Muslims throughout the world strongly condemned Saturday the terrorist attacks in Paris, which left at least 129 people dead and hundreds wounded in a half-dozen coordinated shootings and explosions throughout the city. Iranian officials were quick to condemn the Islamic State group, which took responsibility for the attacks, and urged for the international community to stand together against the extremist group.

Iranian President Hassan Rouhani sent a message to French President Francois Hollande Saturday, informing him Iran was offering its thoughts and prayers to the French people. Iran and its allies, Hezbollah and the Assad regime in Syria, have been fighting ISIS. Rouhani also announced he has postponed a planned trip to Italy and France. Foreign Minister Mohammad Javad Zarif, who worked with U.S. Secretary of State John Kerry to reach the Iran nuclear deal, was quoted by Iranian state-run news agency IRNA saying he condemned “terrorist operations at any forms” and that Iran, as a victim of terrorism, has always rejected terrorist activity.

Indonesian President Joko “Jokowi” Widodo said in a press conference Saturday that Indonesia "condemns the violence that took place in Paris.” He called for international cooperation against terrorism, the Jakarta Post reported, saying any acts of terrorism could not be tolerated. Indonesia is the largest Muslim country in the world.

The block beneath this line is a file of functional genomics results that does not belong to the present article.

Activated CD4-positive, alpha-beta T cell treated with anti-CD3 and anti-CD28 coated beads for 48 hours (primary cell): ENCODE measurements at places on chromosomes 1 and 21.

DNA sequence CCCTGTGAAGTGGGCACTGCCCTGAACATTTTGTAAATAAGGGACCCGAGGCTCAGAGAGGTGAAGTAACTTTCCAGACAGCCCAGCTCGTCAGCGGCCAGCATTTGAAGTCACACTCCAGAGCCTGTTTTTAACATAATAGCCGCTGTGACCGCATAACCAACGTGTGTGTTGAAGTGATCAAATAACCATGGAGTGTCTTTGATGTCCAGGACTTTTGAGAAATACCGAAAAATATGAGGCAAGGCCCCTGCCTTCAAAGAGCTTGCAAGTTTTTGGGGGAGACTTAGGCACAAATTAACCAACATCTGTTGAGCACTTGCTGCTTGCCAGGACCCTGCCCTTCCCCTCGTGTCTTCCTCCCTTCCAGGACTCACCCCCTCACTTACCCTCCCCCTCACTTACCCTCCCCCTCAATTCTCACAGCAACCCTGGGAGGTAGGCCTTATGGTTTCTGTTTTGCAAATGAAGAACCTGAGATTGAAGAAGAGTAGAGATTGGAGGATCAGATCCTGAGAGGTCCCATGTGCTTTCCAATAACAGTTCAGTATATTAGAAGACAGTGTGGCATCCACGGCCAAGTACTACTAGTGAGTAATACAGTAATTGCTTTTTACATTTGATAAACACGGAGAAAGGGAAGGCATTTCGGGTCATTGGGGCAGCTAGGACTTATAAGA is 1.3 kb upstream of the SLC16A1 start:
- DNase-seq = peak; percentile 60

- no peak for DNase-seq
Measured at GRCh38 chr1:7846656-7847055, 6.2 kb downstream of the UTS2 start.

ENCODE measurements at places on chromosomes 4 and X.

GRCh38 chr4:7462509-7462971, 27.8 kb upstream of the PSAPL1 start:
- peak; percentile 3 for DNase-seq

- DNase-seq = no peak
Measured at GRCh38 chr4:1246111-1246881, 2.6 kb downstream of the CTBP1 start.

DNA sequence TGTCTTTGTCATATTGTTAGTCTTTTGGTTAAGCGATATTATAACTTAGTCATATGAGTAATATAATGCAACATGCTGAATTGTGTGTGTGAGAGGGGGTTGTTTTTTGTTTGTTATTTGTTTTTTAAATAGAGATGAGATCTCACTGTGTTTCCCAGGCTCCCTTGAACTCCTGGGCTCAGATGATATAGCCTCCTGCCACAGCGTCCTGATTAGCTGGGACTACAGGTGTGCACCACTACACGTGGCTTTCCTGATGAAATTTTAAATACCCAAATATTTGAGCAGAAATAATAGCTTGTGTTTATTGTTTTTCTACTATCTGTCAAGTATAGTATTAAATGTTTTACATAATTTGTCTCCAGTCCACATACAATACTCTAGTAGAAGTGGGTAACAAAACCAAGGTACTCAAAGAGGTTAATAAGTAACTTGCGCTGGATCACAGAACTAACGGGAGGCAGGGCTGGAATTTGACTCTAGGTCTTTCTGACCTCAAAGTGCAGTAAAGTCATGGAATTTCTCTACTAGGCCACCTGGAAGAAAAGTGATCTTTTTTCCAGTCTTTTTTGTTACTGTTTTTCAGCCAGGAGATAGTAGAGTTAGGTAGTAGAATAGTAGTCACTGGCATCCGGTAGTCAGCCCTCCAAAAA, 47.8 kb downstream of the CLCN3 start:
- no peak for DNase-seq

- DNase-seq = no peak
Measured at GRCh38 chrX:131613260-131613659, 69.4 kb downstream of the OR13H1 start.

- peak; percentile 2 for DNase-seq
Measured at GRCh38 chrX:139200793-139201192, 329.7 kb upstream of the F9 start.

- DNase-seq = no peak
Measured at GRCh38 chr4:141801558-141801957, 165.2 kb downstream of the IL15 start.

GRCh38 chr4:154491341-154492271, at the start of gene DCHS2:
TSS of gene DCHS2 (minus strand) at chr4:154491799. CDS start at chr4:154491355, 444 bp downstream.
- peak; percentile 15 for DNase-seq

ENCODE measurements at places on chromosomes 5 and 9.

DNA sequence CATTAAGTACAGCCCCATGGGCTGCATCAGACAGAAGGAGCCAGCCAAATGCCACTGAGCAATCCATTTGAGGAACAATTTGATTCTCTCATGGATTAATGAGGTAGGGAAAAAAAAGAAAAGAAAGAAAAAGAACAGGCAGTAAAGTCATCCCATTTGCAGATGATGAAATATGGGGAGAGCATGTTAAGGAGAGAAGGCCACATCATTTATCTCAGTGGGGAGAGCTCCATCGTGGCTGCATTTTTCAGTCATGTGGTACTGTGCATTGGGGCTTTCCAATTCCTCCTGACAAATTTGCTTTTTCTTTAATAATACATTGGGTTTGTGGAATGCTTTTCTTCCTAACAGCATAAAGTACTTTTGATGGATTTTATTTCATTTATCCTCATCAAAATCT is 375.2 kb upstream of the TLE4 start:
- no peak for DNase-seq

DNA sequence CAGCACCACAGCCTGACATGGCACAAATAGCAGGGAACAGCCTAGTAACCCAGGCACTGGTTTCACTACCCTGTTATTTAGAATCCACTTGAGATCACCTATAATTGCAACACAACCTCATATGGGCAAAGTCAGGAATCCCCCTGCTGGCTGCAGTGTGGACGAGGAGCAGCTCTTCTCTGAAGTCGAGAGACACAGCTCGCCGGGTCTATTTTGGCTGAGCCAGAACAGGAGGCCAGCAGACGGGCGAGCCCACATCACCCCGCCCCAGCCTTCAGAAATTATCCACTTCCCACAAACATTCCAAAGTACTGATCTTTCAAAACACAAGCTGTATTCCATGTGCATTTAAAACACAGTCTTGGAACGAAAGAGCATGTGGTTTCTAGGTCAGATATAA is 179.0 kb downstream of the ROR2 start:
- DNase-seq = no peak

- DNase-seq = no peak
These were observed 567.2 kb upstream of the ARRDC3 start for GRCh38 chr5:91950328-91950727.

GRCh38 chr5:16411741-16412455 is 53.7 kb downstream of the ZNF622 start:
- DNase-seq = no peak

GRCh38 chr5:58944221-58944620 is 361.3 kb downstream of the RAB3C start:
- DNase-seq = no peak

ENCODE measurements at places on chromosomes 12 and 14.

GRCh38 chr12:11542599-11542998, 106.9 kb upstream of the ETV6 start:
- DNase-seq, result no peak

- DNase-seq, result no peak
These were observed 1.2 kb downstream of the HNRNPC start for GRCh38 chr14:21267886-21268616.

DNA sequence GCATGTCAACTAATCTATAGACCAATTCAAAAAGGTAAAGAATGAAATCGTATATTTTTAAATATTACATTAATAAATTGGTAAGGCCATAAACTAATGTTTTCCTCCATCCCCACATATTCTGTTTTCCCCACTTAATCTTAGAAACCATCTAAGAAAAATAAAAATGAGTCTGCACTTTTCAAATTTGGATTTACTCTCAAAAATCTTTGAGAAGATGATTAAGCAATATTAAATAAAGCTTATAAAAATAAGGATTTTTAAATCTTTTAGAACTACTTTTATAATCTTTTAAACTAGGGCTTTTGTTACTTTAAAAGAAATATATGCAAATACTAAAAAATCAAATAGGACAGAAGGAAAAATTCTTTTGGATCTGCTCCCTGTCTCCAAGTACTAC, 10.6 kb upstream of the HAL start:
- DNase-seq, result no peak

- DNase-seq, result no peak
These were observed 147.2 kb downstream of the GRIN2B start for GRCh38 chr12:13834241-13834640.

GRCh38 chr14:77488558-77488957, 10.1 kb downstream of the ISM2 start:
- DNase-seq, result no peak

The Arab states -- Saudi Arabia, the United Arab Emirates, Kuwait, Qatar and Egypt -- all roundly criticized the attacks late Friday, reported Alternet, citing an Al-Arabiya report. King Salman of Saudi Arabia sent a message of condolence to Hollande, saying, “We learned about the pain and the sadness of the terrorist attacks in Paris. … We express our condemnation for this repugnant terrorist act and offer our condolences to your excellency, the French people and the families of the victims.”

The Council on American-Islamic Relations, the largest Muslim civil rights and advocacy organization in the United States, released a statement Friday night saying: “These savage and despicable attacks on civilians, whether they occur in Paris, Beirut or any other city, are outrageous and without justification. We condemn these horrific crimes in the strongest terms possible. Our thoughts and prayers are with the loved ones of those killed and injured and with all of France. The perpetrators of these heinous attacks must be apprehended and brought to justice.” 

In one viral YouTube video, a Moroccan Muslim named Wafi Abdouss criticized the violence in Paris, saying "these so-called jihadists [sic] only represent themselves." 

Estimates of the numbers of the Islamic State group, which also took responsibility for Thursday’s bombing in Beirut that killed at least 41 people, vary greatly. One CIA estimate suggested there were tens of thousands of militants in the extremist group, while others have estimated membership runs as high as 200,000. At the high end of the spectrum, that number represents less then 0.013 percent of the world’s approximately 1.6 billion Muslims.